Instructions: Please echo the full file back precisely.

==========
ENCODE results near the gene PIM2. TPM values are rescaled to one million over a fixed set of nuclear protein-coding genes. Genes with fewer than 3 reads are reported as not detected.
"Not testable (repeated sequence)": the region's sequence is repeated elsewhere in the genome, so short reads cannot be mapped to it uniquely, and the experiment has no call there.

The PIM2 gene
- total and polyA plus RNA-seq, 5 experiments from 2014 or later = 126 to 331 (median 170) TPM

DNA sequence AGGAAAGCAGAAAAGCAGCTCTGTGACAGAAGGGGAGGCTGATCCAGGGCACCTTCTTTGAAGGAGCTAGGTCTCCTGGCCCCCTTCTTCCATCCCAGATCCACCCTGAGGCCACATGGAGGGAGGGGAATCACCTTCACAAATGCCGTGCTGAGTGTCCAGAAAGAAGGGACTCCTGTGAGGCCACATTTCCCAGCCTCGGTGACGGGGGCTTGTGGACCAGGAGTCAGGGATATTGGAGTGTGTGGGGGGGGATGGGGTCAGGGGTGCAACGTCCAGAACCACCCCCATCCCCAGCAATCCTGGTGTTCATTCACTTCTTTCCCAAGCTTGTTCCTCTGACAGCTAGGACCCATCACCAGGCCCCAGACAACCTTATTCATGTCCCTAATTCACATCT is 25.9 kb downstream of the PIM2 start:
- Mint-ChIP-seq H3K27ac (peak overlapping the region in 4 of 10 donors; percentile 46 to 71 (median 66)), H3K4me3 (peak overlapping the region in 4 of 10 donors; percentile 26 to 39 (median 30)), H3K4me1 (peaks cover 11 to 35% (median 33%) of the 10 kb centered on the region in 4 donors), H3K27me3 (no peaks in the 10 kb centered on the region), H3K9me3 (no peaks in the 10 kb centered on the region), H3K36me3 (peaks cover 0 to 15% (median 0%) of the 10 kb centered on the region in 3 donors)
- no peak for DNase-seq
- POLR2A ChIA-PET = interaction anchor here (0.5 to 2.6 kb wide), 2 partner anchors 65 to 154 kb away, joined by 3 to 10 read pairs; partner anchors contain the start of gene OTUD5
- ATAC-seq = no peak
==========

ENCODE results near the gene PIM2. TPM values are rescaled to one million over a fixed set of nuclear protein-coding genes. Genes with fewer than 3 reads are reported as not detected.
"Not testable (repeated sequence)": the region's sequence is repeated elsewhere in the genome, so short reads cannot be mapped to it uniquely, and the experiment has no call there.

The PIM2 gene
- total and polyA plus RNA-seq, 5 experiments from 2014 or later = 126 to 331 (median 170) TPM

DNA sequence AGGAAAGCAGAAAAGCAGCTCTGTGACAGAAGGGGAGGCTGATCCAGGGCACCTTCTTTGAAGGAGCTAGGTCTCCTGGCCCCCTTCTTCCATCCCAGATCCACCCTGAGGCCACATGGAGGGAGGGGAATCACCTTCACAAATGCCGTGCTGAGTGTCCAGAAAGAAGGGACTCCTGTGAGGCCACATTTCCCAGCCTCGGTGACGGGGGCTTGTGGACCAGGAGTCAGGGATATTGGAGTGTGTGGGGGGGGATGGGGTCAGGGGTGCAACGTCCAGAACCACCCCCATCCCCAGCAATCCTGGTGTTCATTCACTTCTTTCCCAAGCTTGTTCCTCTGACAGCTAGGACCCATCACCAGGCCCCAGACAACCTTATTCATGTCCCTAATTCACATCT is 25.9 kb downstream of the PIM2 start:
- Mint-ChIP-seq H3K27ac (peak overlapping the region in 4 of 10 donors; percentile 46 to 71 (median 66)), H3K4me3 (peak overlapping the region in 4 of 10 donors; percentile 26 to 39 (median 30)), H3K4me1 (peaks cover 11 to 35% (median 33%) of the 10 kb centered on the region in 4 donors), H3K27me3 (no peaks in the 10 kb centered on the region), H3K9me3 (no peaks in the 10 kb centered on the region), H3K36me3 (peaks cover 0 to 15% (median 0%) of the 10 kb centered on the region in 3 donors)
- no peak for DNase-seq
- POLR2A ChIA-PET = interaction anchor here (0.5 to 2.6 kb wide), 2 partner anchors 65 to 154 kb away, joined by 3 to 10 read pairs; partner anchors contain the start of gene OTUD5
- ATAC-seq = no peak